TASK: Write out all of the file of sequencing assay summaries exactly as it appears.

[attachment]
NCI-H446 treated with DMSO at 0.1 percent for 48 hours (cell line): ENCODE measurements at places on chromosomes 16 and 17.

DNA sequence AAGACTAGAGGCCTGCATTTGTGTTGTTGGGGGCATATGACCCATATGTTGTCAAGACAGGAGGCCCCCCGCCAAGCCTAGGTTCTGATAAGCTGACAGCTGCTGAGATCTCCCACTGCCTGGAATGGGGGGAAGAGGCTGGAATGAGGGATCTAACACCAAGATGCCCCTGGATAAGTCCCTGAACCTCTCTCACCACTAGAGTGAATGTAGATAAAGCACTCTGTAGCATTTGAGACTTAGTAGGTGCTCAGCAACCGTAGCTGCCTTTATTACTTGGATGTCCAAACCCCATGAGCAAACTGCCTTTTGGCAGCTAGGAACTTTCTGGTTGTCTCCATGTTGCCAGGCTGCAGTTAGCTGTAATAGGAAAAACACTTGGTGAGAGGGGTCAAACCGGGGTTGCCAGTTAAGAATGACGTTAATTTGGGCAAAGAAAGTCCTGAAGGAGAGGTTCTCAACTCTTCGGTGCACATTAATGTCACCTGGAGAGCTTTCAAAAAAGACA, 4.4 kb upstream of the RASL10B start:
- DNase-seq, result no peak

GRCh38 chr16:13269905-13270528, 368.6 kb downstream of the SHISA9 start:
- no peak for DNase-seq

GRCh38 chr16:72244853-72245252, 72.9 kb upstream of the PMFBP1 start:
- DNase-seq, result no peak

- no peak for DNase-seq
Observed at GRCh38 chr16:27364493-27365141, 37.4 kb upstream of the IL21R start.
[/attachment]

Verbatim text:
NCI-H446 treated with DMSO at 0.1 percent for 48 hours (cell line): ENCODE measurements at places on chromosomes 16 and 17.

DNA sequence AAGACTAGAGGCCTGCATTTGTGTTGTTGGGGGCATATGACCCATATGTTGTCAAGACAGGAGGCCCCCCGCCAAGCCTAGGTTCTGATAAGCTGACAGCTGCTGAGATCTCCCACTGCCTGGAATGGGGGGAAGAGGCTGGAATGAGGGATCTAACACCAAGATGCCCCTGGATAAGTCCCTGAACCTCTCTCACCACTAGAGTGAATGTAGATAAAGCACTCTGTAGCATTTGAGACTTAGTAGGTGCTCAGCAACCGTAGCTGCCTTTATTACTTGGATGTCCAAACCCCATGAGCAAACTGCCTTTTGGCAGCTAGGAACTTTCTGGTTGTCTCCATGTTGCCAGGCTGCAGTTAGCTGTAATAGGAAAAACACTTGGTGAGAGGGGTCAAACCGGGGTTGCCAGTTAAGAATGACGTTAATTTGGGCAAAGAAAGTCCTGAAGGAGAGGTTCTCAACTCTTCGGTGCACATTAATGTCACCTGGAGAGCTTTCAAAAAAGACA, 4.4 kb upstream of the RASL10B start:
- DNase-seq, result no peak

GRCh38 chr16:13269905-13270528, 368.6 kb downstream of the SHISA9 start:
- no peak for DNase-seq

GRCh38 chr16:72244853-72245252, 72.9 kb upstream of the PMFBP1 start:
- DNase-seq, result no peak

- no peak for DNase-seq
Observed at GRCh38 chr16:27364493-27365141, 37.4 kb upstream of the IL21R start.